Cloud Forest

By Rob Packer

One of Costa Rica’s most famous attractions is the Monteverde Cloud Forest Reserve, a four-hour bumpy bus ride away from San José on the Continental Divide that divides Atlantic and Pacific drainage basins throughout the Americas. The reserve is mainly made up of primary cloud forest: primary because it’s said that the trees have never been cut down and cloud forest because it’s covered with clouds for most of the day. Cloud forests contain an incredible amount of water and are covered in moss everywhere you look. We arrived early before the daily rain in Costa Rica could drench us, which also meant that we left before a lot of the clouds had moved in though.

The cloud forest's clouds start to form

The view from the top over the Continental Divide

Mossy trees

Read more of this post

Ranas y Sapos

By Rob Packer

I’ve made no secret of the fact that I was ill for my first few days in Costa Rica and that my two hospital trips in two days kept me under—what felt like—quarantine in San José before the conference I came for started on Wednesday. As I got better during the week, it became more and more obvious that I needed to get away from San José and head to the natural landscapes that the country is most famous for: and I got my nature-fix in Santa Elena and Monteverde Cloud Forest Reserve, 4-hours from San José including an unpaved hour uphill after leaving the main highway. I have no idea why I associate frogs with Costa Rica: it’s not that Costa Rica doesn’t have some amazing frogs (see the photos), but more that I’d remember it. Maybe it was the red eyes or the blue jeans…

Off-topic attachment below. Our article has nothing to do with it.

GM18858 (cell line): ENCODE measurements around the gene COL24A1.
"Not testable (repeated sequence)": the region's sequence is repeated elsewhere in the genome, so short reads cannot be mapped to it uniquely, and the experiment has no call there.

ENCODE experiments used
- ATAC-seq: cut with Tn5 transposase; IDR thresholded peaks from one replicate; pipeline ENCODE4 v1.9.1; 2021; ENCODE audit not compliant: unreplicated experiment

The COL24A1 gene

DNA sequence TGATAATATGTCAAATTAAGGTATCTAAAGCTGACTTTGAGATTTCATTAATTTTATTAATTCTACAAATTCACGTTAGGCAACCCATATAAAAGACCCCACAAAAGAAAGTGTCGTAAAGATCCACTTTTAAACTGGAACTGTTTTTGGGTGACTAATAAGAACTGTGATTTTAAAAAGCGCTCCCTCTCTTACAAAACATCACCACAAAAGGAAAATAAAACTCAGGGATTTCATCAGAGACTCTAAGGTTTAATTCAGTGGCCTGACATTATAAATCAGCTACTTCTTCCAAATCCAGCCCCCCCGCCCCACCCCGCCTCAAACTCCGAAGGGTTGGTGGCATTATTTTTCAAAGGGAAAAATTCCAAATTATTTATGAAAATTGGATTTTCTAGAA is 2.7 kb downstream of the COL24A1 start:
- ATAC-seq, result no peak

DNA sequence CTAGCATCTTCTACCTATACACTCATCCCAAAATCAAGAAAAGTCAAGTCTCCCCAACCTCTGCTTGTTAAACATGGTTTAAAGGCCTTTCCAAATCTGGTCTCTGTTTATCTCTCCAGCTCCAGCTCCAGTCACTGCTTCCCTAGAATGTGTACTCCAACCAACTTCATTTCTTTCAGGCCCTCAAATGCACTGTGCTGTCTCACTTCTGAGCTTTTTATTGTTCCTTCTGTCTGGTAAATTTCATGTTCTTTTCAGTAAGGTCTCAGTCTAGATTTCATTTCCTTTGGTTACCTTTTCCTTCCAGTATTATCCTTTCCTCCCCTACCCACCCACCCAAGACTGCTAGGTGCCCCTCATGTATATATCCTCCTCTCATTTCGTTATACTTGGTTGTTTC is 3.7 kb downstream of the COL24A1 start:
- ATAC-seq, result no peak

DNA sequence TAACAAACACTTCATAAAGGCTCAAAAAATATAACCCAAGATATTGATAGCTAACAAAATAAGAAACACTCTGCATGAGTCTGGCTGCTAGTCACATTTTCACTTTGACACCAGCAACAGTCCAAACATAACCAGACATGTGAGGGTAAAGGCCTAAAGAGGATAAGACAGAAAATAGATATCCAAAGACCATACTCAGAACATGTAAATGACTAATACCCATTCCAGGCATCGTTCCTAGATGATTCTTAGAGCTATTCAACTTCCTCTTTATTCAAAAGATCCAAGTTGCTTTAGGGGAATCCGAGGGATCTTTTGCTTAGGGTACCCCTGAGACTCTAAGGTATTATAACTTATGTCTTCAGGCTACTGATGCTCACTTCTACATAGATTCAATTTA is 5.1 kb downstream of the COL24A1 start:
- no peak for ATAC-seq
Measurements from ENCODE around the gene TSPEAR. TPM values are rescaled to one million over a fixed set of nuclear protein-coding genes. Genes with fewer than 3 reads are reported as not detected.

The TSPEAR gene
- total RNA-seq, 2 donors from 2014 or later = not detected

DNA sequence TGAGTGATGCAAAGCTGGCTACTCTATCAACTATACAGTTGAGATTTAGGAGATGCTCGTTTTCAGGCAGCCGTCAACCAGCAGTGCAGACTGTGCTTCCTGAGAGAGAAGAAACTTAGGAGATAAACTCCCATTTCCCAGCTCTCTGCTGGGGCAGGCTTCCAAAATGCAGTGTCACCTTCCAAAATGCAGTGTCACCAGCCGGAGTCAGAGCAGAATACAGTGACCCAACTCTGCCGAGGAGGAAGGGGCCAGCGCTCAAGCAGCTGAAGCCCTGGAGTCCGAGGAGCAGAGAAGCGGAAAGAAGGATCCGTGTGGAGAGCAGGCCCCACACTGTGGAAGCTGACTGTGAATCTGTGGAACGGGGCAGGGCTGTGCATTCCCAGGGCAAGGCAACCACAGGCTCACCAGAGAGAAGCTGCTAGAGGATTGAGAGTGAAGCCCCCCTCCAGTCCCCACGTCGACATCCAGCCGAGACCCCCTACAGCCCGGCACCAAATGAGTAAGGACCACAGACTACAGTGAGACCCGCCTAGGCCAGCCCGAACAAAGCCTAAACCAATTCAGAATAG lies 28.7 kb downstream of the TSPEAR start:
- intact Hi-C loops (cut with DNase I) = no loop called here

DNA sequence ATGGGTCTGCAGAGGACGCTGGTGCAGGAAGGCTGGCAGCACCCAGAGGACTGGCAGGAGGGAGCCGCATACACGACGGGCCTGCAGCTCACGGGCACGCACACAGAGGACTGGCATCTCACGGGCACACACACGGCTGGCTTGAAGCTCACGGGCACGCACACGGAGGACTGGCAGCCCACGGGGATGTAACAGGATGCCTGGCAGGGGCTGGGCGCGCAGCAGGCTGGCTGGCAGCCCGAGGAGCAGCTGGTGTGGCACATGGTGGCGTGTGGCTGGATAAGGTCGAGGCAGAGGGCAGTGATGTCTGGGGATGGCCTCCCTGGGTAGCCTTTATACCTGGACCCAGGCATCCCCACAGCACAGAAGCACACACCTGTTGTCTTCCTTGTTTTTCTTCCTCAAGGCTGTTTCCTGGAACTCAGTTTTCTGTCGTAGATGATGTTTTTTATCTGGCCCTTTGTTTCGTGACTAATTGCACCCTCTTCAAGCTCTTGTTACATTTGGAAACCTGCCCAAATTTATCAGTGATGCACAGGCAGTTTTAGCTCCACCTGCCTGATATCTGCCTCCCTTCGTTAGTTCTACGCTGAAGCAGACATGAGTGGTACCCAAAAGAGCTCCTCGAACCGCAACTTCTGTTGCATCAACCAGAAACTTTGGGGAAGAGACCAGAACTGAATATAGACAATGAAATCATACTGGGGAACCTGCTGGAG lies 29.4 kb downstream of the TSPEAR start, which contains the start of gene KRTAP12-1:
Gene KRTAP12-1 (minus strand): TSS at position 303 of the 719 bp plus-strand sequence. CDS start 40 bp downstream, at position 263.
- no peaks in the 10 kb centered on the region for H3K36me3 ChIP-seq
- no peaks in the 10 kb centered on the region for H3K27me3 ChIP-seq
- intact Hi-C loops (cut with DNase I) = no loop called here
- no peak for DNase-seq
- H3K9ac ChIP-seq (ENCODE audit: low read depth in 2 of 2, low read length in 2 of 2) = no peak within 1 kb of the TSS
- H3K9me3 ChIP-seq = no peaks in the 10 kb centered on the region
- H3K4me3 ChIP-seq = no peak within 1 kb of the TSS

One of the attractions in Santa Elena, the tourist town near Monteverde, is it’s ranario, a Spanish word I know no translation for: frog farm, frog zoo, frog museum? Regardless, it contains a showcase of Costa Rica’s best and most colourful frogs and toads (the warty ones), and from my limited experience of frog-spotting, seemed a much more sure-fire way of seeing these hard-to-spot amphibians than hours in the forest in the rain.

Red-Eyed Tree Frog

Frog on a stem

Read more of this post

Saturday afternoon anthropology

By Rob Packer

I’m now starting my fourth month in Mexico City and I’ve been an embarrassingly bad tourist in the city. It’s not that I really feel that I should be spending my weekends with guidebook in hand, ticking off the sights; but if anyone ever comes to visit, it’s a little awkward if you don’t know where anything is. In my defence, I have visited the city several times before, but with one trip to the Centro Histórico and zero visits to museums, I was starting to feel a like a bad visitor. To make up for lost time, I went to the Museo de Antropología (Anthropology Museum) yesterday for the first time in four years. The museum is enormous and, in my opinion, one of the best in the world in terms of ancient, and some modern ethnological, artefacts. Here are the photos:

%d bloggers like this: